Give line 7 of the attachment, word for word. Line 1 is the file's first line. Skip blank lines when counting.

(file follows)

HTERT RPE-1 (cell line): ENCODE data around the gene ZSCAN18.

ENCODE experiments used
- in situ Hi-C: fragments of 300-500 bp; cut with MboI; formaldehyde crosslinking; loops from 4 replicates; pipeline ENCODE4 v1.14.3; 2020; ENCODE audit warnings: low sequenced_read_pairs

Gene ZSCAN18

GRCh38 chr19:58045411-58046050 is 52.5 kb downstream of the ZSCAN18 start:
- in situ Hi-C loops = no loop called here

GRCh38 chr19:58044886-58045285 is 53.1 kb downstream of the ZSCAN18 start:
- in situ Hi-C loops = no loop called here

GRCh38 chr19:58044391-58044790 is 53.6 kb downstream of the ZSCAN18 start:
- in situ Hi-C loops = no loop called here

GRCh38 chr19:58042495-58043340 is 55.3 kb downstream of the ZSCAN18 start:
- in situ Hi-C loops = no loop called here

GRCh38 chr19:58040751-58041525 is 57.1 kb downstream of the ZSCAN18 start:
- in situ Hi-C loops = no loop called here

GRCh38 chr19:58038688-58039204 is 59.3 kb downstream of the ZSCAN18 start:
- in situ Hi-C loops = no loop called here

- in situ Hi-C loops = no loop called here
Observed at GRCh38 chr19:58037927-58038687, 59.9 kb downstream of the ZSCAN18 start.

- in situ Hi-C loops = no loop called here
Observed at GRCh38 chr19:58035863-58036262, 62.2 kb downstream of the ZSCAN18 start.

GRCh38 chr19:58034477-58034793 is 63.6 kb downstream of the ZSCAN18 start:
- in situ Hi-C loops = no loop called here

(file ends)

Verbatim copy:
GRCh38 chr19:58044886-58045285 is 53.1 kb downstream of the ZSCAN18 start: